By on February 3, 2020


Depending on your interests, “PMC” might denote a brand of ammunition. For others, it’s the nerve center of Acura performance, residing in Marysville, Ohio.

For 2020, Acura, eager to draw eyes to one of its two crossovers, has slapped the abbreviation of its Performance Manufacturing Center on the MDX, then limited availability to make those drivers feel special. Will they feel special, though?

That depends on whether they’re honest with themselves.

The MDX PMC Edition, which is difficult to say, does not soak up extra horsepower before leaving the home of the NSX sports car, but it does collect fingerprints from the workers who assemble it.

Powering this limited-run model is the same 3.5-liter V6 (290 hp, 267 lb-ft) and nine-speed automatic found in stock models. Inside and out, the PMC Edition adopts the uplevel content of the MDX Advance and styling flourishes of the A-Spec model, combining this with the necessary all-wheel drive. The extra dash of special comes in the form of gloss-black trim found nearly everywhere (including the 20-inch 10-spoke wheels), Valencia Red Pearl nano pigment paint, and a numbered plaque. The interior sees a serious helping of leather, red stitching, and Alcantara.


It’s the same treatment afforded to the 2020 TLX, another vehicle Acura would like buyers to notice.

Acura plans just 330 PMC Editions for U.S. customers, while the Canadian market gets 30 of them. These hand-built vehicles are already arriving at select dealers. So, what does a lovingly crafted MDX with already available upmarket trim and design, with a few additional niceties, set you back? $63,745 after destination.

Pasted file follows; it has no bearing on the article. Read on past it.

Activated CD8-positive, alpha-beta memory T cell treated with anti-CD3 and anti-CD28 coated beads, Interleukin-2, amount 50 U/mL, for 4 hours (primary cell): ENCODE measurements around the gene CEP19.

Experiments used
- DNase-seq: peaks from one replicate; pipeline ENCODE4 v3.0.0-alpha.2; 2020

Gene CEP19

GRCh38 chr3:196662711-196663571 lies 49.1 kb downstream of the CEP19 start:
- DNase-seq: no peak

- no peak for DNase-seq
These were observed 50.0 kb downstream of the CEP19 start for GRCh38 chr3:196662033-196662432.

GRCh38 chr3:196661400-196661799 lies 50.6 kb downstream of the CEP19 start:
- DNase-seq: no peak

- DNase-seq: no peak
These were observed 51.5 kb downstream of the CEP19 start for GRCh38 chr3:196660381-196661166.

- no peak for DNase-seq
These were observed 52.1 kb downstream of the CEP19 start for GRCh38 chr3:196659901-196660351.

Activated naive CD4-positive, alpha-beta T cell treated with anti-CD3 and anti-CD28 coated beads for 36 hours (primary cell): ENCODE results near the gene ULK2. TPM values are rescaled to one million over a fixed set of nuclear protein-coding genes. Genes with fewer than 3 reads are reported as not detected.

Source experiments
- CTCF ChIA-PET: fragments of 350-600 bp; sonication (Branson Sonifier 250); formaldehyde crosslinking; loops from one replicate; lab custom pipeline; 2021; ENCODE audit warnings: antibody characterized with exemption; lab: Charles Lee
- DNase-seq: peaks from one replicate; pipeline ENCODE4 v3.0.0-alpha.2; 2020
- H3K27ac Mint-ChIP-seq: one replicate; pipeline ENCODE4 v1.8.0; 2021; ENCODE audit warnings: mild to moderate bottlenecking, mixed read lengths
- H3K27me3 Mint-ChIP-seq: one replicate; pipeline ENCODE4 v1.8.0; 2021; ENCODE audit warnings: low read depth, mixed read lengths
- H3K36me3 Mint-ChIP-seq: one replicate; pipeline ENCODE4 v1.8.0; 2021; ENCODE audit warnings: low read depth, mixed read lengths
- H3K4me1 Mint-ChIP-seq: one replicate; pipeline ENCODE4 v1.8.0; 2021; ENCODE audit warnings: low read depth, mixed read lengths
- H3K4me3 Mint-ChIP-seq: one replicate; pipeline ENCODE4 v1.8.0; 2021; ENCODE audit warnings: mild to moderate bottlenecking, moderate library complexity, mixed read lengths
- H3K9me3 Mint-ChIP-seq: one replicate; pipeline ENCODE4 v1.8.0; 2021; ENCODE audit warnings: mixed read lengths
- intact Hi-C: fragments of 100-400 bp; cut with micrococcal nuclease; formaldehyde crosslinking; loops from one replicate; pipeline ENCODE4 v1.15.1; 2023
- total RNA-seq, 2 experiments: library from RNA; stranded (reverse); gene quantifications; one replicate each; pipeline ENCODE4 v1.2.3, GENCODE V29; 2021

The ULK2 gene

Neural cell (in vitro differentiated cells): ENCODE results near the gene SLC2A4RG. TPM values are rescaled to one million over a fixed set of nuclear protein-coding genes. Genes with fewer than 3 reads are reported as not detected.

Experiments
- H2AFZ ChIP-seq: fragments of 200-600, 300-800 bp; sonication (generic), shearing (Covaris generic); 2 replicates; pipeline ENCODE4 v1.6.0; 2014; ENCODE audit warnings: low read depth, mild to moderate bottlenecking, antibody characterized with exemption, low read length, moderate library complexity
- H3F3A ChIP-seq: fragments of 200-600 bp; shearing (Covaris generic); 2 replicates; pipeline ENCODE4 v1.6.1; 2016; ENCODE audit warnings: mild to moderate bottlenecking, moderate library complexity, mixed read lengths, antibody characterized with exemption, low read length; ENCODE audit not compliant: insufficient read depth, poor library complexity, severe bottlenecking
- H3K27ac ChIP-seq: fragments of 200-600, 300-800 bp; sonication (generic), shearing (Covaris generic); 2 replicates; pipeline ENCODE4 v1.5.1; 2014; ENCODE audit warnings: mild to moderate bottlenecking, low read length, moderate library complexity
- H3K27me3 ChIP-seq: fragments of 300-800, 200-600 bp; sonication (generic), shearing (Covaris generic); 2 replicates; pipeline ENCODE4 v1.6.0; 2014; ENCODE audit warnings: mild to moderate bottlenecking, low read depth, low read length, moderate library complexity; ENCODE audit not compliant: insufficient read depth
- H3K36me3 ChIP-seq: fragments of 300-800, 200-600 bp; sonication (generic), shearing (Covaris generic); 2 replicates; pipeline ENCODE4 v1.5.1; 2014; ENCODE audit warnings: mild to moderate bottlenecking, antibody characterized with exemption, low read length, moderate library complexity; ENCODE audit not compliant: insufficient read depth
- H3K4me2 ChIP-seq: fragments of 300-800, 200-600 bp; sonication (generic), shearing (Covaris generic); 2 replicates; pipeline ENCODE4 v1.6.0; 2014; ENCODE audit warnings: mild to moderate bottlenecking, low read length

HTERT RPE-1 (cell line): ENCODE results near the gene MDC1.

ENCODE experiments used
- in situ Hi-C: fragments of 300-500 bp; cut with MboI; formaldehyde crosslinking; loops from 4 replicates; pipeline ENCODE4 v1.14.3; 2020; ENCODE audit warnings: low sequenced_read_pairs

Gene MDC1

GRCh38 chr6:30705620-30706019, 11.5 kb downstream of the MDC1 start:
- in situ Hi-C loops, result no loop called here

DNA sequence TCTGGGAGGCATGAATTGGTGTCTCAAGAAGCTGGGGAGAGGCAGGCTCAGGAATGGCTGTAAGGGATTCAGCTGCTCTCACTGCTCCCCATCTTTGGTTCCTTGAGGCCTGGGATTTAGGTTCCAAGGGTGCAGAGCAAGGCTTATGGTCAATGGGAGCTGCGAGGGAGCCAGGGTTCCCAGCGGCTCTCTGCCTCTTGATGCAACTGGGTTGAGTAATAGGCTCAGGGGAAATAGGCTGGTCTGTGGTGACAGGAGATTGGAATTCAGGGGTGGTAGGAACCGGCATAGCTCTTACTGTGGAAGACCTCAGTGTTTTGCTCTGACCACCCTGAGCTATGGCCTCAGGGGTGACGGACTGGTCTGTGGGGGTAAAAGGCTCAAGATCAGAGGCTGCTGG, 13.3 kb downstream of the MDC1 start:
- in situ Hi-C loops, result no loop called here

That’s roughly a $4,500 walk up from the MDX Advance. Going MDX A-Spec, minus the additional features of the Advance package, brings the bill to $56,025 after destination. Hardly a stratospheric climb, all things considered. Drivers are known to shell out more to feel special, even if the vehicle really isn’t, and Acura would be foolish to not try the PMC gambit on this model. Especially considering it’s a mainstream automaker with just two utility vehicles in its stable.

After undergoing a refresh and adding optional A-Spec clothing for 2019, MDX sales climbed 1 percent last year, reversing a four-year trend of slowly declining annual volume.

[Images: Acura]

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20 Comments on “Why Not a Crossover? Acura Gives MDX the PMC Treatment...”

  • avatar
    Menar Fromarz

    Sorry, what is the point of this Acura thing again?
    I liked the early-mid 90’s Acuras, but when they hucked the badge on Canadian Civics and called it an EL, they pulled a Cimmaron (Cimarronda?) (Cimmacura?) on me and I have never liked them since, although a first gen NSX is still awesome, all these years later.

    • 0 avatar

      Once Toyota rolled out Lexus, it was full proliferation ahead for everyone else.
      And of course the Koreans are still trying to jump upscale.